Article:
Does personality matter in politics?

In the end it all came down to makeup.

Vice President Richard Nixon’s chances of winning the 1960 election began to diminish with each line of sweat that snaked down the pasty contours of his face during the Great Debates. Recorded on September 26th the presidential debate marked the first in American history and brought both candidates into the homes of an estimated 74 million viewers.

Despite being offered cosmetics Nixon stuck with Shave Stick powder, a pancake mix which masked his perpetual six o’clock shadow but provided almost no protection from the baleful spotlights whose unblinking glare lit the stage. By contrast his Democratic opponent, a relatively unknown senator by the name of John Kennedy, was made up to look brown as a nut. As the then President of CBS Frank Stanton commented  “Kennedy was bronzed beautifully . . . Nixon looked like death.”

It didn’t matter that Nixon was in many ways the superior candidate. A working class background, impeccable credentials as a Cold War ‘warrior’ or eight years of service as vice president counted for little against Kennedy’s Harvard wit and his, seeming, physical vitality. Television reduced the life of each man to little more than the sum total of their performance on stage. Nixon exuviated sickness while Kennedy embodied success. The debates subsequently propelled the young senator into the national spotlight and paved the way for a narrow Democratic win that November.

This marked a watershed in modern elections after which the personalities of the candidates seemed to be as relevant as their political agendas. Note thereafter the increasing significance of scandals to American politics; think Watergate, Iran Contra and Monica Lewinski with all the connotations of mendicity these carried for the incumbent president.

Personality remains a perennial feature of British politics to this day, with the recent general election probably being the nation’s most ‘presidential’ to date. As in the 1960 American race much of the campaigning in 2017 election focused on the personas of Jeremy Corbyn and Theresa May, with their respective parties reduced to a blur.

The Tory campaign presented May as an iron surgeon whose sheer willpower would anesthetise public fears over Brexit, while Corbyn cultivated his image as a political outsider. An old hand was pitched against a new broom, the home counties against urban centres, reaction against reform. With both denied a parliamentary majority, many concluded that neither character had provide an entirely convincing pitch to their electoral ‘Dragons’.

While personality does matter perhaps the current hung parliament says more about ourselves than it does about our current political leaders.

An election is at its simplest a vote on the future and what kind of future we want it to be. However if politics are to transcend the past a new prophet is needed. As James Barber notes in The Presidential Character “The president is expected to personify our betterness in an inspiring way”. Voters therefore invest individual politicians with personalities which embody their own hopes and aspirations.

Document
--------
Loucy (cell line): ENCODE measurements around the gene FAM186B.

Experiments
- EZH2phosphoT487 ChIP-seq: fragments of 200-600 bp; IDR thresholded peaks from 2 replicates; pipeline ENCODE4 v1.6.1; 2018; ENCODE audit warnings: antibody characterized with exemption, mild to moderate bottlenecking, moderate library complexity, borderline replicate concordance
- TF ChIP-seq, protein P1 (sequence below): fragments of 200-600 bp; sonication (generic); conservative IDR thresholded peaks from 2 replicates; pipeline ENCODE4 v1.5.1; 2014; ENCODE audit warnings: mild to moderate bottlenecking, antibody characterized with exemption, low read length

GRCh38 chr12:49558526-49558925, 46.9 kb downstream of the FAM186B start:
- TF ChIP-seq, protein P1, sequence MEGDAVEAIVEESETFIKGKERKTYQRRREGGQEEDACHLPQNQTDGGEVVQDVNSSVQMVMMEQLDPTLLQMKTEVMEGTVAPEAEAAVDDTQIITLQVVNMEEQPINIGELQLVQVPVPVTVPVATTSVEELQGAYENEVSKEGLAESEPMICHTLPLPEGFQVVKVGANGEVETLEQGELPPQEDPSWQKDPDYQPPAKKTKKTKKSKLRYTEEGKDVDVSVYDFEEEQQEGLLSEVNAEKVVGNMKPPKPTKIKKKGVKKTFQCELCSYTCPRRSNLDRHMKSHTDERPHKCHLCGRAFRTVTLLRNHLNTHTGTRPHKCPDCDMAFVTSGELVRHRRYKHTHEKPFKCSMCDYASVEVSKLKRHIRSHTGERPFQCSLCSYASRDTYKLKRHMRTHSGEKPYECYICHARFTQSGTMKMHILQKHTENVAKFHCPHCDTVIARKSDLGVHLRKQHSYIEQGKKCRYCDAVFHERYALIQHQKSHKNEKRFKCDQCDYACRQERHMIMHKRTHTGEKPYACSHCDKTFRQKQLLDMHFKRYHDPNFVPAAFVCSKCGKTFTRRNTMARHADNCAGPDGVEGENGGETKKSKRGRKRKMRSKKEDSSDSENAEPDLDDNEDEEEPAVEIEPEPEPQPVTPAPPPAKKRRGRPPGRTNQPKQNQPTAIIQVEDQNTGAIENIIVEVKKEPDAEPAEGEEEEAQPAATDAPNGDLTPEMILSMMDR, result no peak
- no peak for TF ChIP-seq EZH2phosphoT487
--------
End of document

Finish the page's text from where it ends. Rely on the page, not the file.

Nowhere was this more true than in 1960’s America where a young journalist named Norman Mailer attended the Democratic convention in Cleveland and managed to express the choice which faced the nation in the upcoming election. As Mailer saw it “they had chosen one young man for his mystery, for his promise that the country would grow or disintegrate by the unwilling charge he gave to the intensity of the myth, or had chosen another young man for his unstated oath that he would do all in his power to keep the myth buried and so convert the remains of Renaissance man as rapidly as possible into mass man. One might expect them to choose the enigma in preference to the deadening certainty”.

This wasn’t just a choice between Kennedy or Nixon but rather a referendum on the American dream. Would America capitalise upon the adrenaline shot of economic growth and political supremacy on the world stage? Or would the tendrils of social liberalisation be supressed, regulated and stamped out? Either way the celebrity of Kennedy and turgidity of Nixon came to personify a vision of the future for both their respective supporters and opponents. Aesthetics were important in 1960, but they largely served to confirm what Americans already believed about their candidate.

The personality which any given voter associates with a party leader is therefore a reflection of that same voter’s own worldview. As far as personality is concerned Theresa May and Jeremy Corbyn could not be further apart. With a hung parliament and both leaders slugging it out in the polls we can only conclude that the future Britain imagines for itself is still very much undecided.

Article by Mattias Jarosz

 

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